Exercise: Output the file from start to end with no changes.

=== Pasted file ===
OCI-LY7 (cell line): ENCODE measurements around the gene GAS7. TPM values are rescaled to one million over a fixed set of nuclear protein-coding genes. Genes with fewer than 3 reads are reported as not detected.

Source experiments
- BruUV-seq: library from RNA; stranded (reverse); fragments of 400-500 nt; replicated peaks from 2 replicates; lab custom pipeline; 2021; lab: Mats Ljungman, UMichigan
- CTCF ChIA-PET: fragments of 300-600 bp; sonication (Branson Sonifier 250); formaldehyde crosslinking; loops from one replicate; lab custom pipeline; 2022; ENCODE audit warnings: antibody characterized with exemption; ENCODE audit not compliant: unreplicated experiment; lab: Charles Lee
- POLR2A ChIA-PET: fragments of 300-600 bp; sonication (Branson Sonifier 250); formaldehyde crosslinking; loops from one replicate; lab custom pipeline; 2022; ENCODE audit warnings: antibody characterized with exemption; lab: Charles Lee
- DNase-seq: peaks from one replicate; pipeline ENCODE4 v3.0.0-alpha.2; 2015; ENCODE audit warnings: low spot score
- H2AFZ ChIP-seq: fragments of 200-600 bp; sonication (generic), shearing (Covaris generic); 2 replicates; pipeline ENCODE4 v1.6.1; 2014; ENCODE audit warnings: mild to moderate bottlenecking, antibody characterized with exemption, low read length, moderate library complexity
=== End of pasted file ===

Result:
OCI-LY7 (cell line): ENCODE measurements around the gene GAS7. TPM values are rescaled to one million over a fixed set of nuclear protein-coding genes. Genes with fewer than 3 reads are reported as not detected.

Source experiments
- BruUV-seq: library from RNA; stranded (reverse); fragments of 400-500 nt; replicated peaks from 2 replicates; lab custom pipeline; 2021; lab: Mats Ljungman, UMichigan
- CTCF ChIA-PET: fragments of 300-600 bp; sonication (Branson Sonifier 250); formaldehyde crosslinking; loops from one replicate; lab custom pipeline; 2022; ENCODE audit warnings: antibody characterized with exemption; ENCODE audit not compliant: unreplicated experiment; lab: Charles Lee
- POLR2A ChIA-PET: fragments of 300-600 bp; sonication (Branson Sonifier 250); formaldehyde crosslinking; loops from one replicate; lab custom pipeline; 2022; ENCODE audit warnings: antibody characterized with exemption; lab: Charles Lee
- DNase-seq: peaks from one replicate; pipeline ENCODE4 v3.0.0-alpha.2; 2015; ENCODE audit warnings: low spot score
- H2AFZ ChIP-seq: fragments of 200-600 bp; sonication (generic), shearing (Covaris generic); 2 replicates; pipeline ENCODE4 v1.6.1; 2014; ENCODE audit warnings: mild to moderate bottlenecking, antibody characterized with exemption, low read length, moderate library complexity